We use the North American style of commas and decimal points with numbers. That is, 12,345.67 means twelve-thousand three-hundred forty-five and 67 hundredths. European practice would be to write the same number 12.345,67 which is confusing to North American readers (our largest audience).
The number of digits after the decimal point indicate the accuracy of the measurement. Example: 8 meters is not the same as 8.00 meters; 8 meters means ‘approximately 8 m’ whereas 8.00 m means ‘8 m to the nearest 1/100 meter.’ These are not the same to engineers and scientists. If you mean 8.00 m, then use the extra zeros.
Use en-dashes for ranges of numbers: 1916–18.
Dates can be either day-month-year (4 July 1776) or month-day-year (July 4, 1776). Please pick one format and maintain consistency throughout the manuscript. European readers prefer the former.
Italic is used for emphasis; do not use underscores or all-caps for emphasis. [Bold can also be used for emphasis, but primarily in less formal communications, such as this guide.]
Italics are used when a word is referred to as a word or a letter is referred to as a letter: The word sea and the letter c are homonyms.
Foreign words can be italicized if they are not in Webster’s, with the exception of foreign names of people or places, which are capitalized. Providing a glossary to define the foreign words used can eliminate the necessity of a lot of italicized words, which is much easier and helps us avoid typographical mistakes.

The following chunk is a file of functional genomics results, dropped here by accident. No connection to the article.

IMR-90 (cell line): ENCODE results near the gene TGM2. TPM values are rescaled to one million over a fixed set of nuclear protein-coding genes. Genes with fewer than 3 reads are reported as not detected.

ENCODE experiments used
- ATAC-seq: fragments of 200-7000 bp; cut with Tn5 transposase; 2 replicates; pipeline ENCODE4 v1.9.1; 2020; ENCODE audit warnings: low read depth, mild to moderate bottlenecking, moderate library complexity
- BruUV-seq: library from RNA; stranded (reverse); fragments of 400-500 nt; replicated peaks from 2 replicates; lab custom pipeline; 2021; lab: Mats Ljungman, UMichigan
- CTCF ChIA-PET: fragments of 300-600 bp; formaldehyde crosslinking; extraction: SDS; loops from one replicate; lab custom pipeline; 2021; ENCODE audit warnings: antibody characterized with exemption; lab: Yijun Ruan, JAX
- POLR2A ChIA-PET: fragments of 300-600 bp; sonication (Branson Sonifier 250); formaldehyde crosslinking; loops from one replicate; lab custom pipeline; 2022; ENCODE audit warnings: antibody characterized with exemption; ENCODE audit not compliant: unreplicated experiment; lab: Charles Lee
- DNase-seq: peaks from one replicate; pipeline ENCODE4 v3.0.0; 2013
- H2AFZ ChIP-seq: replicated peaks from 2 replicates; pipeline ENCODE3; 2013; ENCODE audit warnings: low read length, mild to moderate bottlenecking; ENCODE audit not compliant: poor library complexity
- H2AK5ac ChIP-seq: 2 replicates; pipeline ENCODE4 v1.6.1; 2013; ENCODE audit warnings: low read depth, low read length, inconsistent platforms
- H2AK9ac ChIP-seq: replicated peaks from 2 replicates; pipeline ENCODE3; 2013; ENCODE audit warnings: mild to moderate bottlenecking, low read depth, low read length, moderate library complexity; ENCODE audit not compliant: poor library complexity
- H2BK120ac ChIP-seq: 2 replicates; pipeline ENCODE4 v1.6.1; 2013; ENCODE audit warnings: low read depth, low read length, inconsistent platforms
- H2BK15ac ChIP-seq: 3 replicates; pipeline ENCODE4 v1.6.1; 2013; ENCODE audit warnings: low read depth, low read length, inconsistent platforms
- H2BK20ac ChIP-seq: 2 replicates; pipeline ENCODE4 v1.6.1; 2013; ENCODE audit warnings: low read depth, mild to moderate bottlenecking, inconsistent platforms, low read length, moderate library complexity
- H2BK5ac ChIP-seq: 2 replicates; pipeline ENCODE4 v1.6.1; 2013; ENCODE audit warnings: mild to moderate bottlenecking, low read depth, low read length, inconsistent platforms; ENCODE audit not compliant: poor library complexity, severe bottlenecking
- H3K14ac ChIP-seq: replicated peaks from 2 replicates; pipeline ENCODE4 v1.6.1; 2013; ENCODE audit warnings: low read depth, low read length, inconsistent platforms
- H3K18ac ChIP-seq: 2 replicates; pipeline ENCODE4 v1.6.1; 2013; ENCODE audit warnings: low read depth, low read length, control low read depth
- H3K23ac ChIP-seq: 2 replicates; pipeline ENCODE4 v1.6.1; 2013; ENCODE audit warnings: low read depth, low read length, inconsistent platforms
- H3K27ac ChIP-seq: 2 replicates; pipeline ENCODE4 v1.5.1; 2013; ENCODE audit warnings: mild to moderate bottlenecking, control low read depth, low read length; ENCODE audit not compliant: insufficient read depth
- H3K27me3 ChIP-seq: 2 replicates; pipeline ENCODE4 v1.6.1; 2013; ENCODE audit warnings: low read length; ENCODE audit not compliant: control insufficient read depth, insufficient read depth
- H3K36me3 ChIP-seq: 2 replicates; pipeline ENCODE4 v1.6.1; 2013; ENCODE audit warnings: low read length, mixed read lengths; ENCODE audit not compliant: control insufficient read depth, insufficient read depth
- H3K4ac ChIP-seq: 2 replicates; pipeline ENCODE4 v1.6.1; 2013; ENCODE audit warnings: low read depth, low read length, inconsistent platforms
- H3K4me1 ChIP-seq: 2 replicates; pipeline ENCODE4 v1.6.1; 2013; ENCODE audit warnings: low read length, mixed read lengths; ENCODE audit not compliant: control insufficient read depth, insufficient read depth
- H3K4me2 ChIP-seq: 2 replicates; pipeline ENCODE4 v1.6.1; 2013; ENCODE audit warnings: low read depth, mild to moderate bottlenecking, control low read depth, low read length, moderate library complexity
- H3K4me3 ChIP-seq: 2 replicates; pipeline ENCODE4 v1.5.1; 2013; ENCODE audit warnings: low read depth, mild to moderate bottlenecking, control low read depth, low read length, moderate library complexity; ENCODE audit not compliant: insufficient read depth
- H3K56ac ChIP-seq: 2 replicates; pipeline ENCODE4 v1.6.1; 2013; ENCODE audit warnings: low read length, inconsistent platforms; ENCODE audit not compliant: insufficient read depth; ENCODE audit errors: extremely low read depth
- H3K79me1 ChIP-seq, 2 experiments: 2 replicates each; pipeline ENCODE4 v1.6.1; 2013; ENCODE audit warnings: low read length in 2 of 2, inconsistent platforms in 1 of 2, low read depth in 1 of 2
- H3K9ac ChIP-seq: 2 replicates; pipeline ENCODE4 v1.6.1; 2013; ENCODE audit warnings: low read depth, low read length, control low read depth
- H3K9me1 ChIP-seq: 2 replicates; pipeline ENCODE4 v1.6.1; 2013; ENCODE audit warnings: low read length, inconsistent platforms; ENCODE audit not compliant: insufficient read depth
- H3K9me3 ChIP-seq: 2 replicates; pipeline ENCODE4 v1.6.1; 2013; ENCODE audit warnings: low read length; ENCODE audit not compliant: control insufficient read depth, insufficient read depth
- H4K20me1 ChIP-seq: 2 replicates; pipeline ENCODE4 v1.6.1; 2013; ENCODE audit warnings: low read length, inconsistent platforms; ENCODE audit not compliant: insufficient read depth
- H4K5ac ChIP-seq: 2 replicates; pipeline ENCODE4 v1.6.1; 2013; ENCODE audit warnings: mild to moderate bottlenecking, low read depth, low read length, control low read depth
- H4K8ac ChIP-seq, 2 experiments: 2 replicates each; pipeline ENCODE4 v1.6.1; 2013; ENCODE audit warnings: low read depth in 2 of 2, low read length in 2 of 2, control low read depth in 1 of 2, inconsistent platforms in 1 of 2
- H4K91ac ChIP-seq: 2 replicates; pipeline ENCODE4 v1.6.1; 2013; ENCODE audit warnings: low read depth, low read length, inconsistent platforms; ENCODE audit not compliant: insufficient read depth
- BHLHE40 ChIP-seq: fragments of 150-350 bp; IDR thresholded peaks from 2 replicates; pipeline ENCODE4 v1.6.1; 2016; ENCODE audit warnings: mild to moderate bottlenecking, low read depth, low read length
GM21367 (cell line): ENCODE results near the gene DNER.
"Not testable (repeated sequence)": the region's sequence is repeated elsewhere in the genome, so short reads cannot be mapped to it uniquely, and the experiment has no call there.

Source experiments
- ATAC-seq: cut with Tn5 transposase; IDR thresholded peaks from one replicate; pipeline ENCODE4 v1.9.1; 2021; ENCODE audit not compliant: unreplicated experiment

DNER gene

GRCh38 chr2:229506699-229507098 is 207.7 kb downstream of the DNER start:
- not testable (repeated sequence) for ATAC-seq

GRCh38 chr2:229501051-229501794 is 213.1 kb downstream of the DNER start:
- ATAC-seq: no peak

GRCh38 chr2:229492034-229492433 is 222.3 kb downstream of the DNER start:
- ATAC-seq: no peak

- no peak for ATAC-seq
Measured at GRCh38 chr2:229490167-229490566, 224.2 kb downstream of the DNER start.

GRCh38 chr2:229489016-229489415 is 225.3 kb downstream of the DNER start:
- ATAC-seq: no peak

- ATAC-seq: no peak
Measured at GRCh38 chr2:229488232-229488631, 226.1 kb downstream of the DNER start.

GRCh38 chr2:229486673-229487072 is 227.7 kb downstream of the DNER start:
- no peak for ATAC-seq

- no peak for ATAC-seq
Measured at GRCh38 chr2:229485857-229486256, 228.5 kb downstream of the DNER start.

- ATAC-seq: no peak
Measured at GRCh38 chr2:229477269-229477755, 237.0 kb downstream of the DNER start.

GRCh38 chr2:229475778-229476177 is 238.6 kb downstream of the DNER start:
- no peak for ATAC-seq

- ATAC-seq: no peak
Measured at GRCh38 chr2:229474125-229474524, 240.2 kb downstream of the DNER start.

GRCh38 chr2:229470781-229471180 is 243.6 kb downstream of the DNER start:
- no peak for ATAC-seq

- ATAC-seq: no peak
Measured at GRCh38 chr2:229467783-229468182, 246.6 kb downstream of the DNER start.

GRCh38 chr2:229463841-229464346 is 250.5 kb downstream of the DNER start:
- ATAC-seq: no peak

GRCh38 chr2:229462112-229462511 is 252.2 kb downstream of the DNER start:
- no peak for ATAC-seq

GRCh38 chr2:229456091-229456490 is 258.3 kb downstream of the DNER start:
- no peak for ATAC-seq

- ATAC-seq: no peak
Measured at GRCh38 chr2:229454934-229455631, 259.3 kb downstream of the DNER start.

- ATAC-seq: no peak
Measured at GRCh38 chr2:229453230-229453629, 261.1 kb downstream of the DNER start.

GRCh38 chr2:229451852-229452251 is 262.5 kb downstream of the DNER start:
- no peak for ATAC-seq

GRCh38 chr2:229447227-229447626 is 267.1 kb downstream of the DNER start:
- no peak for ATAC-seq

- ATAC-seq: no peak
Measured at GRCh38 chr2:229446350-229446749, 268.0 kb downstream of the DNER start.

Titles of books, newspapers, magazines, films, operas, plays, TV series, and works of art are italicized: The Illiad, Rodin’s The Thinker, Dawn Patrol.
Names of ships and planes are italicized: The Swoose, Dreadnought.
Titles of articles, poems, songs, and TV shows are roman in quotation marks: “High Flight”; “History of Jasta 79b” in Cross & Cockade, “Wings”.
Commas and periods in American practice are always placed inside the quotation marks:
Cross & Cockade printed Rick’s article “History of Jasta 79b.” British practice puts the quotation marks inside the punctuation. We can use either as long as you are consistent.
In American practice, colons and semicolons go outside the quotation marks.
Question marks and exclamation points go inside the quotation marks if they belong to the quoted material; otherwise they go outside.
For a series of items the commas are placed: a, b, and c [Not: a, b and c. The latter is accepted but is not as clear, especially if the items are long phrases; be considerate of the reader.]
Use 1920s, not 1920’s. Use six Albatros D.IIIs, not six Albatros D.III’s.
In general, hyphenate compound adjectives:
Able-bodied sailor; red-faced accomplice, single-seat fighter, two-seat